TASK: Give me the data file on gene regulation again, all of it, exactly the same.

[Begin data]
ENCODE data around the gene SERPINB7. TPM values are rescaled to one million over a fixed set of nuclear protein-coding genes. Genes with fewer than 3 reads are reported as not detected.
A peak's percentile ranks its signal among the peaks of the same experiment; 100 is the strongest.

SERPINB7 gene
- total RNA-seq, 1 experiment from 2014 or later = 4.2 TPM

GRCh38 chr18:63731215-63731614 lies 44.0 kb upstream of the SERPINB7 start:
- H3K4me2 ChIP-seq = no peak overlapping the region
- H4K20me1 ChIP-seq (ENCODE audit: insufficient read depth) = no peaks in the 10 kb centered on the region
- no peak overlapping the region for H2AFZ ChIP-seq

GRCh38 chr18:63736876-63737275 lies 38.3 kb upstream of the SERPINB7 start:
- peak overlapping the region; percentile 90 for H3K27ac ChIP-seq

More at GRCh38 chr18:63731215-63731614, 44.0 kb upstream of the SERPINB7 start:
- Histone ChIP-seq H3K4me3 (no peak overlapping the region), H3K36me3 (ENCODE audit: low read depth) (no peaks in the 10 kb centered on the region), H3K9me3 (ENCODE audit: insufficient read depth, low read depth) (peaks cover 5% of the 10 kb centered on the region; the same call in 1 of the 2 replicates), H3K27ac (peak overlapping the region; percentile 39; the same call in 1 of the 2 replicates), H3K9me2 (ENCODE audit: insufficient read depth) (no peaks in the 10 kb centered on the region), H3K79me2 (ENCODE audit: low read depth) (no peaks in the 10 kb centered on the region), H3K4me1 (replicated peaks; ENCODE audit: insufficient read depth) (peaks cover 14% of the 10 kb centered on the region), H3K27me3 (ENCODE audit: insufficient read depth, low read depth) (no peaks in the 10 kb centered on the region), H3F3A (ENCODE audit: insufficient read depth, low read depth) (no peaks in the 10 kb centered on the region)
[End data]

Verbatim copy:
ENCODE data around the gene SERPINB7. TPM values are rescaled to one million over a fixed set of nuclear protein-coding genes. Genes with fewer than 3 reads are reported as not detected.
A peak's percentile ranks its signal among the peaks of the same experiment; 100 is the strongest.

SERPINB7 gene
- total RNA-seq, 1 experiment from 2014 or later = 4.2 TPM

GRCh38 chr18:63731215-63731614 lies 44.0 kb upstream of the SERPINB7 start:
- H3K4me2 ChIP-seq = no peak overlapping the region
- H4K20me1 ChIP-seq (ENCODE audit: insufficient read depth) = no peaks in the 10 kb centered on the region
- no peak overlapping the region for H2AFZ ChIP-seq

GRCh38 chr18:63736876-63737275 lies 38.3 kb upstream of the SERPINB7 start:
- peak overlapping the region; percentile 90 for H3K27ac ChIP-seq

More at GRCh38 chr18:63731215-63731614, 44.0 kb upstream of the SERPINB7 start:
- Histone ChIP-seq H3K4me3 (no peak overlapping the region), H3K36me3 (ENCODE audit: low read depth) (no peaks in the 10 kb centered on the region), H3K9me3 (ENCODE audit: insufficient read depth, low read depth) (peaks cover 5% of the 10 kb centered on the region; the same call in 1 of the 2 replicates), H3K27ac (peak overlapping the region; percentile 39; the same call in 1 of the 2 replicates), H3K9me2 (ENCODE audit: insufficient read depth) (no peaks in the 10 kb centered on the region), H3K79me2 (ENCODE audit: low read depth) (no peaks in the 10 kb centered on the region), H3K4me1 (replicated peaks; ENCODE audit: insufficient read depth) (peaks cover 14% of the 10 kb centered on the region), H3K27me3 (ENCODE audit: insufficient read depth, low read depth) (no peaks in the 10 kb centered on the region), H3F3A (ENCODE audit: insufficient read depth, low read depth) (no peaks in the 10 kb centered on the region)